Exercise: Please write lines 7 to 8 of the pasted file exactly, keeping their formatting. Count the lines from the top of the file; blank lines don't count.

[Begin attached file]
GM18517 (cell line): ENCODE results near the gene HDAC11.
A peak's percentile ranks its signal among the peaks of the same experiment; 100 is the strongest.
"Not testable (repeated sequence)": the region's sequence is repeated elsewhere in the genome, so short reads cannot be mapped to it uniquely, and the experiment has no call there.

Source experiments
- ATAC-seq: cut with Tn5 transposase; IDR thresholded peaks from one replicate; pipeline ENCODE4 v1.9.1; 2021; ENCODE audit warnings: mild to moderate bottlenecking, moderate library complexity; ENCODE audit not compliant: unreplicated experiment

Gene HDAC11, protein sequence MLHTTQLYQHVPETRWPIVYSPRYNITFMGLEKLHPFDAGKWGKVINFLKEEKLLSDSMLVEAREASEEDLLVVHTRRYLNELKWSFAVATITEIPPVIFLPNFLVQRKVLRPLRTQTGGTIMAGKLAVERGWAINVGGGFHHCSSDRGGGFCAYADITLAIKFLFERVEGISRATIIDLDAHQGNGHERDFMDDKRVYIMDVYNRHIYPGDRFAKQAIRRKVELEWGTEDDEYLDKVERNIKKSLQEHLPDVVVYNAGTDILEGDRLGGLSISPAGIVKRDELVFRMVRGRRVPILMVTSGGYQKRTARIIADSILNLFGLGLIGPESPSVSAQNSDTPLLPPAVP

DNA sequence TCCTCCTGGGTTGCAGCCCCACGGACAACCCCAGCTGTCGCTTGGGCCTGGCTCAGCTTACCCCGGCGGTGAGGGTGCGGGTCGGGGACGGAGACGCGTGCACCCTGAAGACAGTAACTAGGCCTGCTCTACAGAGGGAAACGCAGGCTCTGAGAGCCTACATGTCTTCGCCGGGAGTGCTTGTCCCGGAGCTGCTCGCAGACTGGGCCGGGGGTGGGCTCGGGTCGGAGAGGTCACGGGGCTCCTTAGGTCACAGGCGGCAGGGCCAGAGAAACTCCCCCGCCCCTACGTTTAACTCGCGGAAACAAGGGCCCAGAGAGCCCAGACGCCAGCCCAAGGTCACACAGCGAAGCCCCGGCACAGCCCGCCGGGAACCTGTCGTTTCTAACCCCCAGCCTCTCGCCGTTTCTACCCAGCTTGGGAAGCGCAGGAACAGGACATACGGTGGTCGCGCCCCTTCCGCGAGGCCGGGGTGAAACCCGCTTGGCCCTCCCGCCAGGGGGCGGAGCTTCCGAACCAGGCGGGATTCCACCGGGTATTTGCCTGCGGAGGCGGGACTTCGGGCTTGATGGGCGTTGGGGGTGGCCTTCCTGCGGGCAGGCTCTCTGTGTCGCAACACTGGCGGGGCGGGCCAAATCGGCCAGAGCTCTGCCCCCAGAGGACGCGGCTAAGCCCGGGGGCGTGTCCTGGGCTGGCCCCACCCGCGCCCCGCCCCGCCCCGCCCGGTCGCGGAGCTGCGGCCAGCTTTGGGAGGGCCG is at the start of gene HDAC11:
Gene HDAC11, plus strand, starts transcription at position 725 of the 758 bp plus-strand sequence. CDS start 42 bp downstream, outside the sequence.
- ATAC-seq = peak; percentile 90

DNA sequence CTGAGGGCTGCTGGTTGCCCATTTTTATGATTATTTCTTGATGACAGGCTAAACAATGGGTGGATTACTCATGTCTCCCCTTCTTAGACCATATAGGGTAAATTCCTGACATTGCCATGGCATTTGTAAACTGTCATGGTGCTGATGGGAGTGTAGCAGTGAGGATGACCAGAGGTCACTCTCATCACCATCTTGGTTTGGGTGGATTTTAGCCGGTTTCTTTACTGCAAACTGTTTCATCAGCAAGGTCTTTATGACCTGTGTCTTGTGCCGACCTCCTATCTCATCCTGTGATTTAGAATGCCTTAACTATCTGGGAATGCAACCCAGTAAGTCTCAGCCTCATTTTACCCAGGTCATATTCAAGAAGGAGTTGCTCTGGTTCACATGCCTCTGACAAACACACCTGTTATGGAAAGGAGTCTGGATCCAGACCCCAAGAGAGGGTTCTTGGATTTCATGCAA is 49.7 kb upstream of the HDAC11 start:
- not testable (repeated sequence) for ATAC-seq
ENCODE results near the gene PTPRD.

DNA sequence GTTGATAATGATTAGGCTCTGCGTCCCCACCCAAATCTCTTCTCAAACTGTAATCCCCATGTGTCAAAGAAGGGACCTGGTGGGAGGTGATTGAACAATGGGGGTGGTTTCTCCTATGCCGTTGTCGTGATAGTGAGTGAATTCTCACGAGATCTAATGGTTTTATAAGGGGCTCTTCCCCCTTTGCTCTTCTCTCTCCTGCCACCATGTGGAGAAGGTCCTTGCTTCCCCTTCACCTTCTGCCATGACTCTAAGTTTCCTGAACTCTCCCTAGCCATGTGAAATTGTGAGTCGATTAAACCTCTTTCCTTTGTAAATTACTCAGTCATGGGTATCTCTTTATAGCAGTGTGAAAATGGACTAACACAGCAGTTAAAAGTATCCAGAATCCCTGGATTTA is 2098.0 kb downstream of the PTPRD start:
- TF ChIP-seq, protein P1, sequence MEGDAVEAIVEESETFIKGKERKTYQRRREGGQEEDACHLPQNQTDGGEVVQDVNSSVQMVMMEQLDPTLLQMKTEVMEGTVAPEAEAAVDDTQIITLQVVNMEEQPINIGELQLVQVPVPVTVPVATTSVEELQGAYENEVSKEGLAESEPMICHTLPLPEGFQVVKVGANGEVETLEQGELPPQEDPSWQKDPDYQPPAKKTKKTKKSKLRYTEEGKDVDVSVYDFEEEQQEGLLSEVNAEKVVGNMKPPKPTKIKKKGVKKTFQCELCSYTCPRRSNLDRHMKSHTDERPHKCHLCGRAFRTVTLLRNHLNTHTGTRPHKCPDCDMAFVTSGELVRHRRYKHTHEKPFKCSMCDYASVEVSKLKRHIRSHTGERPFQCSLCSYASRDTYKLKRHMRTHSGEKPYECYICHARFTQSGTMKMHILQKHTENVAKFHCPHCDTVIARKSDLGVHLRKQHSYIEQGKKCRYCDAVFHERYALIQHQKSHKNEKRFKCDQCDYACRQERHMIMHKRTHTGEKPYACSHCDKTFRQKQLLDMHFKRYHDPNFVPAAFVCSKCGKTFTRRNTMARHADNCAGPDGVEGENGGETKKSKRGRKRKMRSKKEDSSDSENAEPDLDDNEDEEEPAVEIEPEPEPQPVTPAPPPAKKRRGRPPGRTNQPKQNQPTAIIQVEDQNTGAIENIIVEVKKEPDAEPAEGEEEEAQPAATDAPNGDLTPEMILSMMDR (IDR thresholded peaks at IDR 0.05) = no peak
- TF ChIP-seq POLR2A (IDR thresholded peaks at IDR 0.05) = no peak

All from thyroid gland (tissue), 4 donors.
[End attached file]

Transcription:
DNA sequence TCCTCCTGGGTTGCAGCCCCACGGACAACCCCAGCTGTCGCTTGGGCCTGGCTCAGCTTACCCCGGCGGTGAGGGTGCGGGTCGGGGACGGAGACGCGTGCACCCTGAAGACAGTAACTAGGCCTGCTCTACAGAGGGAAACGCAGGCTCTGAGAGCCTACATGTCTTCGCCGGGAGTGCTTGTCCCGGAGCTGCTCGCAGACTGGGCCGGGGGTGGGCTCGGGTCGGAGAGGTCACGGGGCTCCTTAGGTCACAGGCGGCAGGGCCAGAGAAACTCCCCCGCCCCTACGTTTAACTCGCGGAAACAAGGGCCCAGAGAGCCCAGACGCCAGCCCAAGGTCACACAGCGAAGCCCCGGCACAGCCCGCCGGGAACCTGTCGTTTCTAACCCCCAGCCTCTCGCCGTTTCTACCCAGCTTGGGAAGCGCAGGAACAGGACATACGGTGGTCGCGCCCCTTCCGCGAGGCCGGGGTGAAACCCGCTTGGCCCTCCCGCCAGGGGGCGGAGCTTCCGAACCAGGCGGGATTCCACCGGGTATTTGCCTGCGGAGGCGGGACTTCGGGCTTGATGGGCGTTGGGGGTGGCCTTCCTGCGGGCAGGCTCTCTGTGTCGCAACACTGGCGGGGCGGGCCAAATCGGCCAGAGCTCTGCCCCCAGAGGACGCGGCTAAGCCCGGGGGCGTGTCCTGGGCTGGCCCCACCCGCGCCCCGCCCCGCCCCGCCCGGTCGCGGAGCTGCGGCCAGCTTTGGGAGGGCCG is at the start of gene HDAC11:
Gene HDAC11, plus strand, starts transcription at position 725 of the 758 bp plus-strand sequence. CDS start 42 bp downstream, outside the sequence.